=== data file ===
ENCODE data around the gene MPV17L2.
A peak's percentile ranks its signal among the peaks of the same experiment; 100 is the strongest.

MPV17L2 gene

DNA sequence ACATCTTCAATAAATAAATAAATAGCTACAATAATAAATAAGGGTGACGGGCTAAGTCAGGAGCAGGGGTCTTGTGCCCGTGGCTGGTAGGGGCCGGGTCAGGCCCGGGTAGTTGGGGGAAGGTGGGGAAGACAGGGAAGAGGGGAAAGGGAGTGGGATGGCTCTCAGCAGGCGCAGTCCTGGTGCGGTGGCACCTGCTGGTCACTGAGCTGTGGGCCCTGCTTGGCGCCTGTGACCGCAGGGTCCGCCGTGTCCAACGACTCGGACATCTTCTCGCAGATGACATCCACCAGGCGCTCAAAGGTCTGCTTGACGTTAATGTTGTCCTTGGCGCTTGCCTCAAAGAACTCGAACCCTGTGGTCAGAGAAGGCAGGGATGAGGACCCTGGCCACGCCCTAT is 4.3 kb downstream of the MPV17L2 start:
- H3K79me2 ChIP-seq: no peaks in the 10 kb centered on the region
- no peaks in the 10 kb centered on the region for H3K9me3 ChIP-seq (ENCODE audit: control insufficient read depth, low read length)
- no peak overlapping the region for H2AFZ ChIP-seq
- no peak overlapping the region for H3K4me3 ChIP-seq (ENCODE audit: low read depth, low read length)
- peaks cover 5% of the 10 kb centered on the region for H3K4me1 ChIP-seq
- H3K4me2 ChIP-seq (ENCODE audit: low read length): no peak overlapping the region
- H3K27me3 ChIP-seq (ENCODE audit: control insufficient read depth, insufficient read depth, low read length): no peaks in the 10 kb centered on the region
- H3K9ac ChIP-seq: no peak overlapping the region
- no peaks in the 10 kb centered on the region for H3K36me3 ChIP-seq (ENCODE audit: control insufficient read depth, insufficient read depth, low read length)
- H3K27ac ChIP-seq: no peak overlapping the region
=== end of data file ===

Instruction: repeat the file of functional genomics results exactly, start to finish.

ENCODE data around the gene MPV17L2.
A peak's percentile ranks its signal among the peaks of the same experiment; 100 is the strongest.

MPV17L2 gene

DNA sequence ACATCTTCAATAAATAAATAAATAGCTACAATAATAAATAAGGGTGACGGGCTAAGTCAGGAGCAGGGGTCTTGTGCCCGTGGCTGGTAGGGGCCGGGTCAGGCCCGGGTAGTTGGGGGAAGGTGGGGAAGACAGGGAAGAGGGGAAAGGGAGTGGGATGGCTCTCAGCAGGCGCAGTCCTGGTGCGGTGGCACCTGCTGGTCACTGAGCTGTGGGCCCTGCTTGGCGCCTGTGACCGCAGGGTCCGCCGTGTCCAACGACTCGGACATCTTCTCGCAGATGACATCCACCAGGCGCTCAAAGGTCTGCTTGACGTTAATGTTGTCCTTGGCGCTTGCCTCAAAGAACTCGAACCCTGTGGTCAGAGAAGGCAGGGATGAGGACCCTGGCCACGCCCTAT is 4.3 kb downstream of the MPV17L2 start:
- H3K79me2 ChIP-seq: no peaks in the 10 kb centered on the region
- no peaks in the 10 kb centered on the region for H3K9me3 ChIP-seq (ENCODE audit: control insufficient read depth, low read length)
- no peak overlapping the region for H2AFZ ChIP-seq
- no peak overlapping the region for H3K4me3 ChIP-seq (ENCODE audit: low read depth, low read length)
- peaks cover 5% of the 10 kb centered on the region for H3K4me1 ChIP-seq
- H3K4me2 ChIP-seq (ENCODE audit: low read length): no peak overlapping the region
- H3K27me3 ChIP-seq (ENCODE audit: control insufficient read depth, insufficient read depth, low read length): no peaks in the 10 kb centered on the region
- H3K9ac ChIP-seq: no peak overlapping the region
- no peaks in the 10 kb centered on the region for H3K36me3 ChIP-seq (ENCODE audit: control insufficient read depth, insufficient read depth, low read length)
- H3K27ac ChIP-seq: no peak overlapping the region